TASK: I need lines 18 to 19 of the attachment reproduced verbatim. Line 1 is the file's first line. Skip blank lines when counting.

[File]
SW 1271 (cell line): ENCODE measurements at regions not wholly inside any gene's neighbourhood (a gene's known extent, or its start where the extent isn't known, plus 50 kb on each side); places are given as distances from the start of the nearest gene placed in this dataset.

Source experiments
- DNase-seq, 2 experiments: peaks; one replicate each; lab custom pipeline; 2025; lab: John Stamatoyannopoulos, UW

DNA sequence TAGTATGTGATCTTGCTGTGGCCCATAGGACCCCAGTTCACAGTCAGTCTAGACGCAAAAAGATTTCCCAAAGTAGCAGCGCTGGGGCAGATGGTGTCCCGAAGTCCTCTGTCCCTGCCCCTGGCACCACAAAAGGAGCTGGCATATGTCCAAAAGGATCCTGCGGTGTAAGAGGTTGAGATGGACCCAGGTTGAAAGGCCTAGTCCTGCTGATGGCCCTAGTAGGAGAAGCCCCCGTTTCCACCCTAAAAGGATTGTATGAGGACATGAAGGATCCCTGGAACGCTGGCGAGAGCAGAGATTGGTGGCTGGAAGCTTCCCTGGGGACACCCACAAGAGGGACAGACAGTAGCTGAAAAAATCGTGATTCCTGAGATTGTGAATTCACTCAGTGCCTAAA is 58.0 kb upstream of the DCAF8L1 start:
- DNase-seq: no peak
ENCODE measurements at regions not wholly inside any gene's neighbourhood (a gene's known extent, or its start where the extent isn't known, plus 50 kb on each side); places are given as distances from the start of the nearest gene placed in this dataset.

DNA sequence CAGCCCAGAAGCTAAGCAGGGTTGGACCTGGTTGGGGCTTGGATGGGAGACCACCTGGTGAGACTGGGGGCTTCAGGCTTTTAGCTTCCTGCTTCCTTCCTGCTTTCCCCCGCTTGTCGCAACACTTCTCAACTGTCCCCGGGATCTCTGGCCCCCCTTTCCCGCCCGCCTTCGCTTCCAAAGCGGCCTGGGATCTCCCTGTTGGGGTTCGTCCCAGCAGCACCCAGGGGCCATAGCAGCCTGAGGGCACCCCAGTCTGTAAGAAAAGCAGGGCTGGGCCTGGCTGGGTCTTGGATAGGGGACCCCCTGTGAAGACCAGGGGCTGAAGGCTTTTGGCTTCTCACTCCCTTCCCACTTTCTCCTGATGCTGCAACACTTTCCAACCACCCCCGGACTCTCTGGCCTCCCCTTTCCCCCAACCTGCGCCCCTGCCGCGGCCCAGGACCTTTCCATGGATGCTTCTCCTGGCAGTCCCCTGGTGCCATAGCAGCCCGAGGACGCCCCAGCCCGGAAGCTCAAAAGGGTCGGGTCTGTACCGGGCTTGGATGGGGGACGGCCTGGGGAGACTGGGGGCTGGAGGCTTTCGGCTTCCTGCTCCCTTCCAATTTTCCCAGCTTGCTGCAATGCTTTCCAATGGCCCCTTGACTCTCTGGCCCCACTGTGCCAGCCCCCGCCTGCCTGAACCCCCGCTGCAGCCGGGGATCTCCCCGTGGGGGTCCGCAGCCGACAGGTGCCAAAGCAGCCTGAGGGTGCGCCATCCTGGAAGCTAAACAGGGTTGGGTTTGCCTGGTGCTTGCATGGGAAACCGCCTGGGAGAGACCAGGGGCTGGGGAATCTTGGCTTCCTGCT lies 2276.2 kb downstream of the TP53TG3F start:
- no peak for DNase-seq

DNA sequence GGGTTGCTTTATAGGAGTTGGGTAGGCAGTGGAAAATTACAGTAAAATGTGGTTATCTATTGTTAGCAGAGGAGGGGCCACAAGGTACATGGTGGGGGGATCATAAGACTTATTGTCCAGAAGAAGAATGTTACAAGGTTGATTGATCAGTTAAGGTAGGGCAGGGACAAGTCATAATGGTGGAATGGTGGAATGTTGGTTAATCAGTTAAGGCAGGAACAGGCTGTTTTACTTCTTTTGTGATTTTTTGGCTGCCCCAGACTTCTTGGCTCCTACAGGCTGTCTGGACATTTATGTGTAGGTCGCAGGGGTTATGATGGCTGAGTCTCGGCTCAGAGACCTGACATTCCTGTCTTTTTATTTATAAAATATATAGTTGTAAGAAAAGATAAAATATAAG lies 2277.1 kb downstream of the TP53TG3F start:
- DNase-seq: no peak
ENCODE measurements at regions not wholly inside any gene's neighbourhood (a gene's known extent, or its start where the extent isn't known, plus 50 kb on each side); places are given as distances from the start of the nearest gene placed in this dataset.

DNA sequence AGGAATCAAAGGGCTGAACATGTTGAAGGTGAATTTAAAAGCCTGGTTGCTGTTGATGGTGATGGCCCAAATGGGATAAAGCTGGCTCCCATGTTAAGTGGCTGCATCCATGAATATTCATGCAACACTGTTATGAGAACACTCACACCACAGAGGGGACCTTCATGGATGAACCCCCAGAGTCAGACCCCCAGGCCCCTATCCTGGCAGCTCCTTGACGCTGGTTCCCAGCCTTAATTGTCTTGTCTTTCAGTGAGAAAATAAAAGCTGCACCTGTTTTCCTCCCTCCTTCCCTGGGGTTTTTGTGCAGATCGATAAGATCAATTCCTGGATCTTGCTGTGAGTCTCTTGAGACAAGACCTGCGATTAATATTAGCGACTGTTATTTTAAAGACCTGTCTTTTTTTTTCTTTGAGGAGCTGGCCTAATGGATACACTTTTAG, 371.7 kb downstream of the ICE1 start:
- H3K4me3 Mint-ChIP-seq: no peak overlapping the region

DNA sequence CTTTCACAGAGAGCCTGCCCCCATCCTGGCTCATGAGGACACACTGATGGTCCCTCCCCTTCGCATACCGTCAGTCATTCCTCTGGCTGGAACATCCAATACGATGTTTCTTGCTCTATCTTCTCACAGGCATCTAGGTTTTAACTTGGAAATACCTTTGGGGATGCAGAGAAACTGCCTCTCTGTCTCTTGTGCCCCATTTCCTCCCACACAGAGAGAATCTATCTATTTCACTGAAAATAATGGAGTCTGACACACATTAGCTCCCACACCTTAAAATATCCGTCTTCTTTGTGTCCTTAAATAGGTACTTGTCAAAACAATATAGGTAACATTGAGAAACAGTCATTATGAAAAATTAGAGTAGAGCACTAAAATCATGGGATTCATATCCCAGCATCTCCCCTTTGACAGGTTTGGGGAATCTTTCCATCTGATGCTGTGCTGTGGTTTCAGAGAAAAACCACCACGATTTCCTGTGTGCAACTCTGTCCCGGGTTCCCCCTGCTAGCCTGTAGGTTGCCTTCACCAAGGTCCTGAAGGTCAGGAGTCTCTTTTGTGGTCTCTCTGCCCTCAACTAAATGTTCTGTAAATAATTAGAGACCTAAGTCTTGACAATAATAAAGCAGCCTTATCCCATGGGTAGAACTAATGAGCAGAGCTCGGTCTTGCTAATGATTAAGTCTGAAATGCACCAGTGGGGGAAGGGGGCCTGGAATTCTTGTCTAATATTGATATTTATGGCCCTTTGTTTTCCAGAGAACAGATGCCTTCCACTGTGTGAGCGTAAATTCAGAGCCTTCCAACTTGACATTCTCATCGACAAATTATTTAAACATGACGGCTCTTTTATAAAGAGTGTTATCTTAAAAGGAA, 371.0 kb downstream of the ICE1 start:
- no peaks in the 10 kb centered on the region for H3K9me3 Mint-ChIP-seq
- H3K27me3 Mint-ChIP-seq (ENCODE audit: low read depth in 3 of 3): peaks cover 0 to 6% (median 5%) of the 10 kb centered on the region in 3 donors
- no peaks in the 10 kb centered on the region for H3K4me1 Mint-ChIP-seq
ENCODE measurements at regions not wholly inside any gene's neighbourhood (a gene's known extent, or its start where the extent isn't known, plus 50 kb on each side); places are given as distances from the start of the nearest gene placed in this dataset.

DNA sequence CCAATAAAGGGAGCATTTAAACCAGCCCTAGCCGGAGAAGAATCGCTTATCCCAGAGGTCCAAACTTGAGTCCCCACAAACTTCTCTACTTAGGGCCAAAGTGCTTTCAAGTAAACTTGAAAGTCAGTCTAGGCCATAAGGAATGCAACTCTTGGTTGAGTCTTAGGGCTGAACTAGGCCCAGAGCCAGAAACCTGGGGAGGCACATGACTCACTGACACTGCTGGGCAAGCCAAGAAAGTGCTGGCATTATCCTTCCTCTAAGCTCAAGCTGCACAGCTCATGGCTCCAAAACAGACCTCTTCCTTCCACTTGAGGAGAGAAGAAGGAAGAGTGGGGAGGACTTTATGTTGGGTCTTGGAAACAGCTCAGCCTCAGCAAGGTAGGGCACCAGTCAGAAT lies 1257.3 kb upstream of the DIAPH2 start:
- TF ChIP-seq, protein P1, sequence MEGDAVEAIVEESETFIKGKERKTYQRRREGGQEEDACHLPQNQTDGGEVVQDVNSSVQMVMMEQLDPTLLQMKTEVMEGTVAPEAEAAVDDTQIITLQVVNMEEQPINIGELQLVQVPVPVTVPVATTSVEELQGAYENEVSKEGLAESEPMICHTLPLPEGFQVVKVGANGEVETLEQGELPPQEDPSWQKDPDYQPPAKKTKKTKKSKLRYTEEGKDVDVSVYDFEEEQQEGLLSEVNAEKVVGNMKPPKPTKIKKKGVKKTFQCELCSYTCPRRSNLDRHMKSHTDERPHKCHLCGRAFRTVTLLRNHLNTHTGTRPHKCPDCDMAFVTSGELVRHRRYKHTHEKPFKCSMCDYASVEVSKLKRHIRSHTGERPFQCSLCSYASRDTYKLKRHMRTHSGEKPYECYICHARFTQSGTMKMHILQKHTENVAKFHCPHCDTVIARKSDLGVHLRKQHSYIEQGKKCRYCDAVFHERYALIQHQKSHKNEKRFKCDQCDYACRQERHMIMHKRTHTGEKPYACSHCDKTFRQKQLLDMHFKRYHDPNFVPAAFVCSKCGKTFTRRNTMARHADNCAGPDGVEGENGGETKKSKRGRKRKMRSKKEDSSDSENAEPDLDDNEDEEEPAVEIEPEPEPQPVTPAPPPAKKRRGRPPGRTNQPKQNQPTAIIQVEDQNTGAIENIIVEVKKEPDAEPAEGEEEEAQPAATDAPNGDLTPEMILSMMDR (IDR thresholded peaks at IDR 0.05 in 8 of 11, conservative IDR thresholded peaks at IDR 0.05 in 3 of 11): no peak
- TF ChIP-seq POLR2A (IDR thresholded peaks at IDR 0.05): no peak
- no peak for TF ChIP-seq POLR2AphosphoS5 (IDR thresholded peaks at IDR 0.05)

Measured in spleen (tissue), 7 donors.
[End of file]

ENCODE measurements at regions not wholly inside any gene's neighbourhood (a gene's known extent, or its start where the extent isn't known, plus 50 kb on each side); places are given as distances from the start of the nearest gene placed in this dataset.

DNA sequence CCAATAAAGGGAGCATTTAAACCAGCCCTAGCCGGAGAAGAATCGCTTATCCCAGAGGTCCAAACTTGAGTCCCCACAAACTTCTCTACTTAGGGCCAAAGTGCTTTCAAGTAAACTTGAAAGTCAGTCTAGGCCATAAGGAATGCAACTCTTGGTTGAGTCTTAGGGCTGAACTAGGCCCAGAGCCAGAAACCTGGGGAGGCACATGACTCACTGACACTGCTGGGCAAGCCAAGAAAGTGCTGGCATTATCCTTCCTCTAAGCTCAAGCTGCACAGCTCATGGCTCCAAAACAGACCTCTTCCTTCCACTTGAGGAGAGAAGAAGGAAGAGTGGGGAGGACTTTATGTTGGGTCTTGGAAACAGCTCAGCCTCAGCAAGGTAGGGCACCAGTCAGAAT lies 1257.3 kb upstream of the DIAPH2 start: